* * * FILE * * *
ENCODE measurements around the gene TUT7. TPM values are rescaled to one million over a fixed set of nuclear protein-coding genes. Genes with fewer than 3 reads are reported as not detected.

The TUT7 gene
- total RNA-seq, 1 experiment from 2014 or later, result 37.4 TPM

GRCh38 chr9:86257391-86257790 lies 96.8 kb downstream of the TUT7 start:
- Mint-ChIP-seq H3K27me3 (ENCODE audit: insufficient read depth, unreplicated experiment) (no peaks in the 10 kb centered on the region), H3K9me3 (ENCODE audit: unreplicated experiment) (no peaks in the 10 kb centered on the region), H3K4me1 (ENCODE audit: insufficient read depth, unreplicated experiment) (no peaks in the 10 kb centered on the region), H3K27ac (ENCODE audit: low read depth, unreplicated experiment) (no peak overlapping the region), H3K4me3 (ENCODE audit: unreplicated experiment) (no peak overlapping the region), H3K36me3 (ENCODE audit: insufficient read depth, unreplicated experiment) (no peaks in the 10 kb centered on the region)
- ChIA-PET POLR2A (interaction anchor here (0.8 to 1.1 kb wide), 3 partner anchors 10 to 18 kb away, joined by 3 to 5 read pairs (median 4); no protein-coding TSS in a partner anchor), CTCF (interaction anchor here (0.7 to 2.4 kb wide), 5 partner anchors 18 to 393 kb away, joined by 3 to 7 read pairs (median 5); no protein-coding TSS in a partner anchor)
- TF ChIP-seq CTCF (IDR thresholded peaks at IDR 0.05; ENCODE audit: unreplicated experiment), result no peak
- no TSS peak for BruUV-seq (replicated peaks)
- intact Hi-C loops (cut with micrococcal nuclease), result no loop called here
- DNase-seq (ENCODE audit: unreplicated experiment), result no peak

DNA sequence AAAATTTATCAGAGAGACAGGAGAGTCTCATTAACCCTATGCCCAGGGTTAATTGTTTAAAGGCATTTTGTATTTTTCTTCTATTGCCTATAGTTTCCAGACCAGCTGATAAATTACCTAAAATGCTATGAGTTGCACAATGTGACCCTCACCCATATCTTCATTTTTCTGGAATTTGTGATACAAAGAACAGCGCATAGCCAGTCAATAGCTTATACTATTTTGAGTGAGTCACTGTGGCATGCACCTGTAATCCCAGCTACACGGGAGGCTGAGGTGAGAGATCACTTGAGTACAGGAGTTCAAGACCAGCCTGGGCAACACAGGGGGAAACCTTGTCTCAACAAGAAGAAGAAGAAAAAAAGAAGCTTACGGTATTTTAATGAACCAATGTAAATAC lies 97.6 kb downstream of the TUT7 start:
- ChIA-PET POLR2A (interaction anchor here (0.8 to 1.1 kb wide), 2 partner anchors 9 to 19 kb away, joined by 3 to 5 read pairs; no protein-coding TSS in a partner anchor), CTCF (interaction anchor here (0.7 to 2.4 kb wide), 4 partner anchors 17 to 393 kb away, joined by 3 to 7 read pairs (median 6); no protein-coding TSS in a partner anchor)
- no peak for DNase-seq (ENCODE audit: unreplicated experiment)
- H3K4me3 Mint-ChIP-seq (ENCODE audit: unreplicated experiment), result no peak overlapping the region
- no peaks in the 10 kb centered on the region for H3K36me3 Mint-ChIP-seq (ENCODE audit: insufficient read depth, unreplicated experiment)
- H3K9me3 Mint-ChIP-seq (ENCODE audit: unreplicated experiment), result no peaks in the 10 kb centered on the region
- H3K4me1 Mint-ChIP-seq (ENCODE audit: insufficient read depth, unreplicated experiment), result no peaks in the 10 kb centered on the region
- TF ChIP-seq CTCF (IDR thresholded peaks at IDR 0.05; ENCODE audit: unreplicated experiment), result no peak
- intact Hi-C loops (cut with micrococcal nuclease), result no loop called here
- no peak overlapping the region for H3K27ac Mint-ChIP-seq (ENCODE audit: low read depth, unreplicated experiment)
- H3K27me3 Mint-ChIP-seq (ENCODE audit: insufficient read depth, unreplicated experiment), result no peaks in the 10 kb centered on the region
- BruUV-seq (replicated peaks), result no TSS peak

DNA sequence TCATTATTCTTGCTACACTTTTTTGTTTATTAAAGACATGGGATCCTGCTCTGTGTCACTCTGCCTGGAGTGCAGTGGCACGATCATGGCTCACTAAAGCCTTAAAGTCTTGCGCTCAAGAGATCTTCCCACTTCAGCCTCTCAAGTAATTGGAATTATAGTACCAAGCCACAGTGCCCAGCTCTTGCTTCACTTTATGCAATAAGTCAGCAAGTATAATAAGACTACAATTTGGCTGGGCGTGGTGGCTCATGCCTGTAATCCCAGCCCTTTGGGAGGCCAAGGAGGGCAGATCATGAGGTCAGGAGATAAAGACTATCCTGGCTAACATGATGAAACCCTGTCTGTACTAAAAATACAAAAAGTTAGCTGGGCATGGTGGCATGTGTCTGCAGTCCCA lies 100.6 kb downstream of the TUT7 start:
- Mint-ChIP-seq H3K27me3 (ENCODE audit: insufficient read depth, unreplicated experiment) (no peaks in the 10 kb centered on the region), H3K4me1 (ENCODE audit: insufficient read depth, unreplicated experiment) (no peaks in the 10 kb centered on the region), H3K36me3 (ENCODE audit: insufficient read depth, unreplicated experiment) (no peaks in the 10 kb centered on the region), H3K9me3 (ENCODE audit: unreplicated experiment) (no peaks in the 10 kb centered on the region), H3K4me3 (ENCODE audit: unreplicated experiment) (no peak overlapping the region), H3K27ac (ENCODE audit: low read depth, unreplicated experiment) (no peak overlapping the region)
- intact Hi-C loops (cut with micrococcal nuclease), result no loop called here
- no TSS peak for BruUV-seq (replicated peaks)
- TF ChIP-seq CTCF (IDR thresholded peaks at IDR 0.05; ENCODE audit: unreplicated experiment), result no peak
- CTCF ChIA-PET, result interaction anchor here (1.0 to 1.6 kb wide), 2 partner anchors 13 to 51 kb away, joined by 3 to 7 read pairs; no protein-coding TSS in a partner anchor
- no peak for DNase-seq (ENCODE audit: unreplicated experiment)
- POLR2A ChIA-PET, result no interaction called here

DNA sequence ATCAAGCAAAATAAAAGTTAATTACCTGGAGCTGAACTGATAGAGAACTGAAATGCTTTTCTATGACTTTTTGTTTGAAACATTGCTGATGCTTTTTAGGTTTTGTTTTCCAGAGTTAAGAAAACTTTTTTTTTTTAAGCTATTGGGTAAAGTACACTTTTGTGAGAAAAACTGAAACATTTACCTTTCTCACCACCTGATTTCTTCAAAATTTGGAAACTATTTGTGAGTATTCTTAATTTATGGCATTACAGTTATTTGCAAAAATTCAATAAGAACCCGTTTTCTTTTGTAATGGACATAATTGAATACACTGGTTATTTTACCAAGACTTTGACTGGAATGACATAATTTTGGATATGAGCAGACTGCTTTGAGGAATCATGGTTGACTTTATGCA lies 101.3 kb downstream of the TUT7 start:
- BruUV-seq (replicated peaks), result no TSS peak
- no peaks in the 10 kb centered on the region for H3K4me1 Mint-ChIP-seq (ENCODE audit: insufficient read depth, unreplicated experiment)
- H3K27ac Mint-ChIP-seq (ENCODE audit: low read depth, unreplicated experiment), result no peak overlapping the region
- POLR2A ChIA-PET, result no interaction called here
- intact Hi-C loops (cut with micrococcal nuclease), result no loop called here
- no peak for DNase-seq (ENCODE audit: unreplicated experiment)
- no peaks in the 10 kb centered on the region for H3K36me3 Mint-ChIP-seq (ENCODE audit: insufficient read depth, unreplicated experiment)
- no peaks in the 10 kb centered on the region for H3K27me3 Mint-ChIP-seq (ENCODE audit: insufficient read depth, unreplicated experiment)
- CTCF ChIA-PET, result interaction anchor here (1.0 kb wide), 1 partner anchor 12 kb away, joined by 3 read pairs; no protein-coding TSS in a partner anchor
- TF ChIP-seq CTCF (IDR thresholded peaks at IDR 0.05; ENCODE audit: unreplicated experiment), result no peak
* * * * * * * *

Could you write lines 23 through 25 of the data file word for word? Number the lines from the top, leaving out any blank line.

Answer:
DNA sequence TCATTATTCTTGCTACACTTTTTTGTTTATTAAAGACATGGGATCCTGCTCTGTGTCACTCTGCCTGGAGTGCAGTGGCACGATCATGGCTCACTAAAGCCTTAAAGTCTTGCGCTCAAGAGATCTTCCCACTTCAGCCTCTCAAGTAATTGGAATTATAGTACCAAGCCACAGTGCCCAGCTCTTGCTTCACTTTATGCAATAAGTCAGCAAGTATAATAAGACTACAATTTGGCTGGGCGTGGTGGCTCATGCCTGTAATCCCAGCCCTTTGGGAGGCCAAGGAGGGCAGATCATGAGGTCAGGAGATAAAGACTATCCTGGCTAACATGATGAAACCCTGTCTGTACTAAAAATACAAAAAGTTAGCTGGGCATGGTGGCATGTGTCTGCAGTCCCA lies 100.6 kb downstream of the TUT7 start:
- Mint-ChIP-seq H3K27me3 (ENCODE audit: insufficient read depth, unreplicated experiment) (no peaks in the 10 kb centered on the region), H3K4me1 (ENCODE audit: insufficient read depth, unreplicated experiment) (no peaks in the 10 kb centered on the region), H3K36me3 (ENCODE audit: insufficient read depth, unreplicated experiment) (no peaks in the 10 kb centered on the region), H3K9me3 (ENCODE audit: unreplicated experiment) (no peaks in the 10 kb centered on the region), H3K4me3 (ENCODE audit: unreplicated experiment) (no peak overlapping the region), H3K27ac (ENCODE audit: low read depth, unreplicated experiment) (no peak overlapping the region)
- intact Hi-C loops (cut with micrococcal nuclease), result no loop called here